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Petersfield in the 17th C

Thomas Hanbury, the auditor, died about 1611. Five generations succeeded him but they do not appear to have played a very active part in public life.

Almshouses

Mayors and burgesses were chosen from respected local people and many served the town more than one term. Some included charitable bequests in their wills for the good of the poor in the town. One such was Thomas Antrobus of Heath House who, in 1622, left £100 in his will for the purpose of housing 'poor lone men and women'.

Paper Making

About 1618 Sir Thomas Neale of Warnford set up a paper mill in the Meon Valley at Warnford. This was at the beginning of paper making in Hampshire. The chalk streams provided power for the mills and clear, pure water for production purposes.

Leather Making

Several tanyards were to be found in Petersfield along the southern stream near the Forebridge. After the leather hides had been tanned, the curriers would dress or colour the leather. There was a currier's workshop in a shed to the rear of No. 1 The Square.

John Goodyer

John Goodyer, who had been working for Bishop Bilson of Winchester, came to Petersfield in 1625 as agent for the Bilson family of West Mapledurham House. In 1629 the family gave him the house in The Spain, which bears his name, and 20 acres of land south of The Jolly Sailor in The Causeway, for services to the Bilson family. In attending to the estate business, travelling on various journeys, he could enjoy his hobby of botany. He became a leading plantsman and corresponded with several noted botanists and gardeners, such as the two well-known gardeners, Elias Ashmole and John Tradescant. He identified several new species and is credited with the introduction of the Jerusalem artichoke as a vegetable.

Goodyer's interest in plants and study of the medicinal properties of the herbs led to him being known as a 'physick', and able to help friends and neighbours with their ailments.

During the Civil War, Goodyer was given a Protection Order to secure his horses and workers essential for a major farmer, by Lord Hopton, briefly the Royalist Commander in the area. This was found in the house during repairs in 1907. It did not mean that he was a Royalist, despite the plaque that was put on the house in the jingoistic period of 1917.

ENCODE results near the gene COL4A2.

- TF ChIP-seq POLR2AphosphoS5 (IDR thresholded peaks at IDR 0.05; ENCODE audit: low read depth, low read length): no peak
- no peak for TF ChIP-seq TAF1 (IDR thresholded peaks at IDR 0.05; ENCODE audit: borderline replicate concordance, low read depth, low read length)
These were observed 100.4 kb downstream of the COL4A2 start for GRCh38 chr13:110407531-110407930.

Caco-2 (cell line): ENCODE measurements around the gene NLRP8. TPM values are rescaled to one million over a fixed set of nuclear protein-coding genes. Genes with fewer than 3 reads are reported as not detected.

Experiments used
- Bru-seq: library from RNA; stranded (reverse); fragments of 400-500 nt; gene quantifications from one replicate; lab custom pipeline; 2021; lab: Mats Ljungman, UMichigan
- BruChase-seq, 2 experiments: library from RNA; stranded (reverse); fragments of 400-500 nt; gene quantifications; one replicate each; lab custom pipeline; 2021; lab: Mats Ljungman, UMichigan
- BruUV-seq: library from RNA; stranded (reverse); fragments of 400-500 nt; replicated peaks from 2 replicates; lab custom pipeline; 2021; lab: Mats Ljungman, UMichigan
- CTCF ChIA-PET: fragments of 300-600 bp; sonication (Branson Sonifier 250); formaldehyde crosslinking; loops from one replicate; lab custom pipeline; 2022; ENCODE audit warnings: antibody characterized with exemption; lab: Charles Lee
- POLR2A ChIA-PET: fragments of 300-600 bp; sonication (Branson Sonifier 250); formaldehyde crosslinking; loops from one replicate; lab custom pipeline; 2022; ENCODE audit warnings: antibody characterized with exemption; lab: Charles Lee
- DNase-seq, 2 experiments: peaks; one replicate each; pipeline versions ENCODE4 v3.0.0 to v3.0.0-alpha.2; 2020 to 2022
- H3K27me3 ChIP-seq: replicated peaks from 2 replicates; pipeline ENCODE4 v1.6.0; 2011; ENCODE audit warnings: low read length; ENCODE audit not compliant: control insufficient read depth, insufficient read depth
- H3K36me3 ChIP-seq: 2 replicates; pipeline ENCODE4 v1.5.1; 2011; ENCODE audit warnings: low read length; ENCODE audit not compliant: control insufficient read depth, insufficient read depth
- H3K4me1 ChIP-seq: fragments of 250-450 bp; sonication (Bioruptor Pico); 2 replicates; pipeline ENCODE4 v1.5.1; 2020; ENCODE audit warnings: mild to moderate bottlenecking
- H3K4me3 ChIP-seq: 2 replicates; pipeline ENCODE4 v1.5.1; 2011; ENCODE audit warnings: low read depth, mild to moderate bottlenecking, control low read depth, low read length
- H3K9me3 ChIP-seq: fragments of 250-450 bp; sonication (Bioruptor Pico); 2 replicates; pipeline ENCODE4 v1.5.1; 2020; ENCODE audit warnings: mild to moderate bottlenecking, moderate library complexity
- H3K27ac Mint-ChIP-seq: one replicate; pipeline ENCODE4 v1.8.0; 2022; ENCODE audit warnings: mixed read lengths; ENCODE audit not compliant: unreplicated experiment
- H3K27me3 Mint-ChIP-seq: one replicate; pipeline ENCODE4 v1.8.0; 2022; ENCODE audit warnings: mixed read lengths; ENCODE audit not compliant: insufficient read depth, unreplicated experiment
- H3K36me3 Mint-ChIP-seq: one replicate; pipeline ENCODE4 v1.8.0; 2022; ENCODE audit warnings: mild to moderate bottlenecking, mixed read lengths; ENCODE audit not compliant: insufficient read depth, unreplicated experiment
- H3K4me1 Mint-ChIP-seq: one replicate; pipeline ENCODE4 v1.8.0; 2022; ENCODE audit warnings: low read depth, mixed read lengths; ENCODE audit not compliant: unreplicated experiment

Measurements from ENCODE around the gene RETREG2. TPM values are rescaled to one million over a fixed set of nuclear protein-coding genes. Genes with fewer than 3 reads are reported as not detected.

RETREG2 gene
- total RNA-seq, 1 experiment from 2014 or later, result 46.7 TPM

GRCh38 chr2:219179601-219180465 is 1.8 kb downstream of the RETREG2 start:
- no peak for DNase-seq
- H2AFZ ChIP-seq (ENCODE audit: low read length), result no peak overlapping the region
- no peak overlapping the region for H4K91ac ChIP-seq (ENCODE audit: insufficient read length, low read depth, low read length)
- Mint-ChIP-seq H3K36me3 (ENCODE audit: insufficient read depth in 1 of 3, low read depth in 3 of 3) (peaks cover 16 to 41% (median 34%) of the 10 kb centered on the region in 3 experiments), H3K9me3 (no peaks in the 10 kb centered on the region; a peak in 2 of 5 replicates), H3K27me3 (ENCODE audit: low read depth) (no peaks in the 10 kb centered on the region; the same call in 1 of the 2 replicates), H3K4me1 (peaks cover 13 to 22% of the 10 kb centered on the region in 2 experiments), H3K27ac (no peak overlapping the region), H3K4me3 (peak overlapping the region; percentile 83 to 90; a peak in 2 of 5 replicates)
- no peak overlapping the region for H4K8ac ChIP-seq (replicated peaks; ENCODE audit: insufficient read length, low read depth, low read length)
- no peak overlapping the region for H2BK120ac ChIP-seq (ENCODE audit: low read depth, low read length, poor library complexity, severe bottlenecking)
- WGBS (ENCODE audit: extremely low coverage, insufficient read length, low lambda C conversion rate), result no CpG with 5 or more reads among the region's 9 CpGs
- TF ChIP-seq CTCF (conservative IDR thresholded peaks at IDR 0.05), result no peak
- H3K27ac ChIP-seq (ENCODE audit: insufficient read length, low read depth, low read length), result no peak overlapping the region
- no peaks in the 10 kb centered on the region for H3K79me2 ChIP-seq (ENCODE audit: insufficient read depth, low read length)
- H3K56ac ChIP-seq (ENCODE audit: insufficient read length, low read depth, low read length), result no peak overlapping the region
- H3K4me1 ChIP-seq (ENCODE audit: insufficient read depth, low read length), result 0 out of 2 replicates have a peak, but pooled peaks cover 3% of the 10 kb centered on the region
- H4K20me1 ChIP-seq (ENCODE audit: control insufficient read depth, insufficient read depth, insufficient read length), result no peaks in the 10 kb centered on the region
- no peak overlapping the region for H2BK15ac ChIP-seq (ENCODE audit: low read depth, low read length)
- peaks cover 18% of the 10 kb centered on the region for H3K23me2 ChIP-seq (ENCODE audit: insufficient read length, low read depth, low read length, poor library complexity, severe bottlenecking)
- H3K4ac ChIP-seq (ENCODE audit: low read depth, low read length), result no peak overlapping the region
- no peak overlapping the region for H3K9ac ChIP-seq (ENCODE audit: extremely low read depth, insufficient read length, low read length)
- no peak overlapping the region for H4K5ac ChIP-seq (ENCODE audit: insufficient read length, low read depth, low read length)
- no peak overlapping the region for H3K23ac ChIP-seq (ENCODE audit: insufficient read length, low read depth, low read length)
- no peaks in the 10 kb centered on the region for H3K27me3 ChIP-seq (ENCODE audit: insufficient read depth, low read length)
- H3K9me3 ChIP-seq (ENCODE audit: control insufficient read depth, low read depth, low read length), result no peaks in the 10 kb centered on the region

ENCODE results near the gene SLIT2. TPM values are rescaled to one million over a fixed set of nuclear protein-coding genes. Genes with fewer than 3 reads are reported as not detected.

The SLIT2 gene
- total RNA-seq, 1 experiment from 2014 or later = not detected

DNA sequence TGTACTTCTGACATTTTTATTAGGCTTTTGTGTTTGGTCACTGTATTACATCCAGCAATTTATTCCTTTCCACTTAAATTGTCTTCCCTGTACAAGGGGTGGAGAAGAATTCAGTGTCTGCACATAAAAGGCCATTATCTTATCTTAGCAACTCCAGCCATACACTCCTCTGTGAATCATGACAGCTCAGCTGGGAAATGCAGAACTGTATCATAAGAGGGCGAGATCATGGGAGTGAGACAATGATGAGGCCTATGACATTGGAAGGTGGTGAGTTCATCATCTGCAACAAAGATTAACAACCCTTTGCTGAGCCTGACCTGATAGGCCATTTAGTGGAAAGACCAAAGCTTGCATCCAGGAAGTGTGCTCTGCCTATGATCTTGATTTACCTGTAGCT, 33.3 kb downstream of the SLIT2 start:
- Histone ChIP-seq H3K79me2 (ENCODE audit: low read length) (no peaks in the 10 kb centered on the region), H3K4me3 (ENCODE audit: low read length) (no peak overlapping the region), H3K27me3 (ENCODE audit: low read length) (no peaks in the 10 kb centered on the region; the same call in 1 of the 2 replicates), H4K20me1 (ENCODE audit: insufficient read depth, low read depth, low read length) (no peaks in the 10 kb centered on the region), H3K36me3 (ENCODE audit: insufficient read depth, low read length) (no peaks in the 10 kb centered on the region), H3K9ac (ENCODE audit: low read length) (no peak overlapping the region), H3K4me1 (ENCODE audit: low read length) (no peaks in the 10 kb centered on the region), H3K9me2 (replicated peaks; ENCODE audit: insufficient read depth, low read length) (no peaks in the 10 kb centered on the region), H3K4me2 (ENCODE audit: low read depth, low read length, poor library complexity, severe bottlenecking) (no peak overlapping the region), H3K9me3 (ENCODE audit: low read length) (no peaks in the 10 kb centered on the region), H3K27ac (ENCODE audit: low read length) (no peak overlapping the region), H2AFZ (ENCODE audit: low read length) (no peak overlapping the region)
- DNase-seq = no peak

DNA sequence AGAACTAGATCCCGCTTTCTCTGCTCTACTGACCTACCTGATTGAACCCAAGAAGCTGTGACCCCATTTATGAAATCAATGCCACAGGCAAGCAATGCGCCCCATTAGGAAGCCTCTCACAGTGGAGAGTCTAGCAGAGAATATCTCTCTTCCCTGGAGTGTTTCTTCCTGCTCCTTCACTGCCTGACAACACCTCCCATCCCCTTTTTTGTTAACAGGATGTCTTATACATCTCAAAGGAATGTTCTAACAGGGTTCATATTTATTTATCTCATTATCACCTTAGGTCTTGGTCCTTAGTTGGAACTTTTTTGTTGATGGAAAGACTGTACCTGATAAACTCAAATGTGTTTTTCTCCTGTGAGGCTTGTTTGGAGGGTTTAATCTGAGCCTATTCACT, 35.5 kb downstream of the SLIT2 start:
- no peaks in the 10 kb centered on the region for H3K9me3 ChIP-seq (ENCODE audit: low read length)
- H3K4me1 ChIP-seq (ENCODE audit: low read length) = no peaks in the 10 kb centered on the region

Weston Charity

Goodyer died in 1664 and in his will he left his extensive library of 239 printed treatises and many papers to Magdalen College, Oxford. His other bequest was the house and land he had been given by the Bilson family, to found a Trust to put forth the young of the Tything of Weston. The rents from the properties paid for children's apprenticeship fees, education, and, also paid for relief of the aged and sick of Weston.

The Petersfield area was fortunate to have a benefactor in John Goodyer, who was respected nationally for his botanical knowledge. John Worlidge, the grandson of Goodyer's sister, Rose Yalden, became an important writer on agriculture and horticulture. With two noted 17th century horticulturists, Petersfield was an obvious choice for the Hampshire Gardens Trust to set the Physic Garden, devoted to plants known in the 17th century.

John Worlidge

In 1669 Worlidge published his major work on agriculture - 'Systema Agriculturae' - which went into five editions over the next 50 years. This work gathered together many progressive ideas of farming and husbandry. He also invented a horse-drawn seed drill on four wheels, which dug a furrow, whilst dribbling seed into it from a hopper, and then covered the seed. John Worlidge died in 1693 and is included on the Worlidge family memorial, headed by his lawyer father, Stephen, in St. Peter's Church, in Petersfield.

Civil War

For the Civil War Parliamentary forces were stationed in Petersfield several times for periods of varying length. The Royalists, under Ralph Lord Hopton spent a few days in Petersfield on their way to capture Arundel Castle in December 1643.

Portsmouth Road

The development of Portsmouth dockyard, especially after 1660, brought many visitors to Petersfield. With inns to service a change of horses and provide a good meal, eminent personages were among the many travellers who stopped on their way between London and Portsmouth.

In his diary Samuel Pepys tells of the occasion when he came to Petersfield in 166 1: 'Up early and baited at Petersfield in the room which the King lay in lately at his being there'. That particular visit made by Charles II was in January 1661 when he accompanied his mother and sister to Portsmouth on their way to France. There were probably other visits by the King, as his mistress, Louise de Keroualle, had Baroness Petersfield added to her other titles. Pepys and his wife and friends apparently enjoyed their visit as he mentions:' Here very merry and played, us and our wives at bowles'. The only inn with a bowling green at that time was the White Hart, which was then situated in the High Street. The plague of 1666 caused 252 burials in Petersfield, compared with 28 in 1665 and 22 in 1667. In 1698 Tsar Peter the Great of Russia paused here on his way to inspect the dockyard at Portsmouth.